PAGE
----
These rules assume that the main purpose of this course is for education. Therefore, every student in the class should be attempting to do their best. That is the academic expectation. The behavioral expectation is that each student should be helping other students do their best. Talking without being recognized by the teacher, disturbances, sleeping, laying one’s head on the desk, non-responsiveness, disrespect, are examples of actions out of step with these rules.
Consequences. Before and after school detentions, referral to the deans, conversations with parents are the consequences that will follow infractions of these rules, not to mention the natural negative consequences which result from failing to live up to a high academic ideal.
A. This class will use the following grading scale:
Percent Letter Grade
90-100 A 80-89 B 70-79 C 60-69 D 0-59 F
B. Note on grading. The final grade is determined by the total points earned in all assignments and assessments. These are weighted approximately as follows:
Homework daily assignments, 50%
Quizzes and tests, 25%
Project(s) and the final, 15%
Attendance, in-class contribution and participation 10%.
C. The following considerations are used to grade every assignment which is turned in to Mr. Pahl:
1. Coherence. If the assignment involves writing or a map, does it make sense?
2. Accuracy. Are answers and statements in the assignment correct?
3. Neatness. Is what is presented done neatly? Is it free from smudges and cross outs?
4. Timeliness. Is the assignment turned in when it is due? Late assignments are penalized.
5. Creativity. When used in appropriate ways, individual creativity can demonstrate personal understanding of a subject, and bring to light new insights.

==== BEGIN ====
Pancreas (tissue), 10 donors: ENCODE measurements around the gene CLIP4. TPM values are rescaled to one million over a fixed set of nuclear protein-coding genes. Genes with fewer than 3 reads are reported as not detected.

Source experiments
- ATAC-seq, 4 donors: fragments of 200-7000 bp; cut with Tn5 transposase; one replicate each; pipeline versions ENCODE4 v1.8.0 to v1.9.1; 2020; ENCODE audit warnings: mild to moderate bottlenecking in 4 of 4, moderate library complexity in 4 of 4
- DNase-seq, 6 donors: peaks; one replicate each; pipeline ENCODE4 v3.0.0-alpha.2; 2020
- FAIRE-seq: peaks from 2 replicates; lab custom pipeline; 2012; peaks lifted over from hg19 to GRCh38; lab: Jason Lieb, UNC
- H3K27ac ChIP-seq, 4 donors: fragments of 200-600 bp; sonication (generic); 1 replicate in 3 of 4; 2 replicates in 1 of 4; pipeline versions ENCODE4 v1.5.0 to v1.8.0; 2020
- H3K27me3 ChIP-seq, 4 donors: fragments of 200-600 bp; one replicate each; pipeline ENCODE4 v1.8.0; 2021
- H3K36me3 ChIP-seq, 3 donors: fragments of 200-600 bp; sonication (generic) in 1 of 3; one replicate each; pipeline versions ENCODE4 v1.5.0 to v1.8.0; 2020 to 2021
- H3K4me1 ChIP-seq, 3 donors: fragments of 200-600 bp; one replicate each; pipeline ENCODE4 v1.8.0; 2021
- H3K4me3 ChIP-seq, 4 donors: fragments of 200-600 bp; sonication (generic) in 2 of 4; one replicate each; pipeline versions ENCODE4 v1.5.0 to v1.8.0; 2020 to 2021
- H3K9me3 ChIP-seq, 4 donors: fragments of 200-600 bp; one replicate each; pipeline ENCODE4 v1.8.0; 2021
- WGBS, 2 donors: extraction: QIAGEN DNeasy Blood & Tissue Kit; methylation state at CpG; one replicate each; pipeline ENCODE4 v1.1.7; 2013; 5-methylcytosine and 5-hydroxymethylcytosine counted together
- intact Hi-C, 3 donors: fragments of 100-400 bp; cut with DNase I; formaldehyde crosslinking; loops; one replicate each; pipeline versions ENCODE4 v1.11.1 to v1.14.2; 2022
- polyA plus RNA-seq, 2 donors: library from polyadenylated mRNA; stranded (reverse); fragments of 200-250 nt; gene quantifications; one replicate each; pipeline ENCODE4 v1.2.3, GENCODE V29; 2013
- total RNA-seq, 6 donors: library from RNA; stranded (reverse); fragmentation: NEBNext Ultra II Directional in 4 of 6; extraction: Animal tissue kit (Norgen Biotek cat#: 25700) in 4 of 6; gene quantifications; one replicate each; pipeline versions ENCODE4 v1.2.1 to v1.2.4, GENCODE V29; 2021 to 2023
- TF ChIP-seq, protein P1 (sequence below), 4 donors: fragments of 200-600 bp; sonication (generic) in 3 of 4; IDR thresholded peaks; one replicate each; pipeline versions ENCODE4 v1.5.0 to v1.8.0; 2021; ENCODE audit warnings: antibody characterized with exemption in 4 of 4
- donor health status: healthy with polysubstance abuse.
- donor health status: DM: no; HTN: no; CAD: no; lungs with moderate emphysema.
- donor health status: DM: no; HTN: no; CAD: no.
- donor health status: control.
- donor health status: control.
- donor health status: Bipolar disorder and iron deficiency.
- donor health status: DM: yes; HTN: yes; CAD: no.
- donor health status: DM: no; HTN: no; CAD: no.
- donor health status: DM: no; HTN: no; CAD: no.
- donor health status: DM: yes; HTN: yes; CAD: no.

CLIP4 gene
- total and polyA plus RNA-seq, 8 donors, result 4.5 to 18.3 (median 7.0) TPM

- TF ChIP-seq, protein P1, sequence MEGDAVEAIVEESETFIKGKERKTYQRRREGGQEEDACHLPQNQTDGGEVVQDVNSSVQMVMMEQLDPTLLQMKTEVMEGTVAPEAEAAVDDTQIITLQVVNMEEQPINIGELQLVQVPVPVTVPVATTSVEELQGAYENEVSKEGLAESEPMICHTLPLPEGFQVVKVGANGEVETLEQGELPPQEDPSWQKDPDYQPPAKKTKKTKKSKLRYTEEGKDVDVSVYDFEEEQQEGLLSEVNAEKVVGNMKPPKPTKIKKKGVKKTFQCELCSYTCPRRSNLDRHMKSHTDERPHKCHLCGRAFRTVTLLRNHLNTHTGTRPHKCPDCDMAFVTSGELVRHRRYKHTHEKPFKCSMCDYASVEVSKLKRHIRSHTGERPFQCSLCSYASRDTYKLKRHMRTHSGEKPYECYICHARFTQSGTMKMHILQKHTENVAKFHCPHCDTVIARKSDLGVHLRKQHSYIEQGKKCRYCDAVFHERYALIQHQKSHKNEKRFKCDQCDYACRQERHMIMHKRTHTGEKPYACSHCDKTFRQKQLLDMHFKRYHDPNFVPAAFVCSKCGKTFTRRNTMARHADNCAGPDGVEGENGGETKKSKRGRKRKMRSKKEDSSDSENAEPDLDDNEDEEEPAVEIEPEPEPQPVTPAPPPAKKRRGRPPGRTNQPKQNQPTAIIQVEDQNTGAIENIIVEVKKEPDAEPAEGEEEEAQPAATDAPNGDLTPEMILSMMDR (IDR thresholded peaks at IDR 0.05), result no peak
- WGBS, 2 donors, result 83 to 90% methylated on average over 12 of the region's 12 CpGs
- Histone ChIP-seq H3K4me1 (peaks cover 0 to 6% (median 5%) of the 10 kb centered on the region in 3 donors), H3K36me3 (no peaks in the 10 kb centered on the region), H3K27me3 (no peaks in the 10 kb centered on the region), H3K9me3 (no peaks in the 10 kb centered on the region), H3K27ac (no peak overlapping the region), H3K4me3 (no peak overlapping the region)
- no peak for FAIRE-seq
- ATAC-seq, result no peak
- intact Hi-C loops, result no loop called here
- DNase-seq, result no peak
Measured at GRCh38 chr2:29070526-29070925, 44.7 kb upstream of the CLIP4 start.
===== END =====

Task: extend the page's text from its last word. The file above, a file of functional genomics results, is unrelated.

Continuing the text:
E. Extra Credit Policy. Except for extra credit that might be part of any homework, quiz or test, no extra credit will be allowed while the student still has class assignments not yet completed. If all required assignments have been turned in, any student desiring extra credit can arrange for it with Mr. Pahl. The rubric for points to be issued for any approved extra credit work will be issued at the time Mr. Pahl approves the extra credit request.
F. Accepting Late Work, Make-up Policy. I will accept work that is late, but its grade will be reduced up to 50%. Some assignments will NOT be accepted late, and no assignments will be accepted after corrected papers have been returned to other class members. If a student is absent, it is that student's responsibility to find out what work was missed.
G. Attendance Policy. Attendance is part of the grade in this class. (See above). District U46 is committed to the philosophy that "Daily attendance, contribution, and participation are necessary for the successful completion of student course work."
H. Cheating. Students caught cheating or plagiarizing will receive a zero on the assignment for the first offense. If there is a repeat offense, the student will be referred to the dean’s office and parents will be contacted.
The class website can be found at http://www.hawkclub.com. Class information, announcements, syllabus and other important information can be found there, including access to the students grades…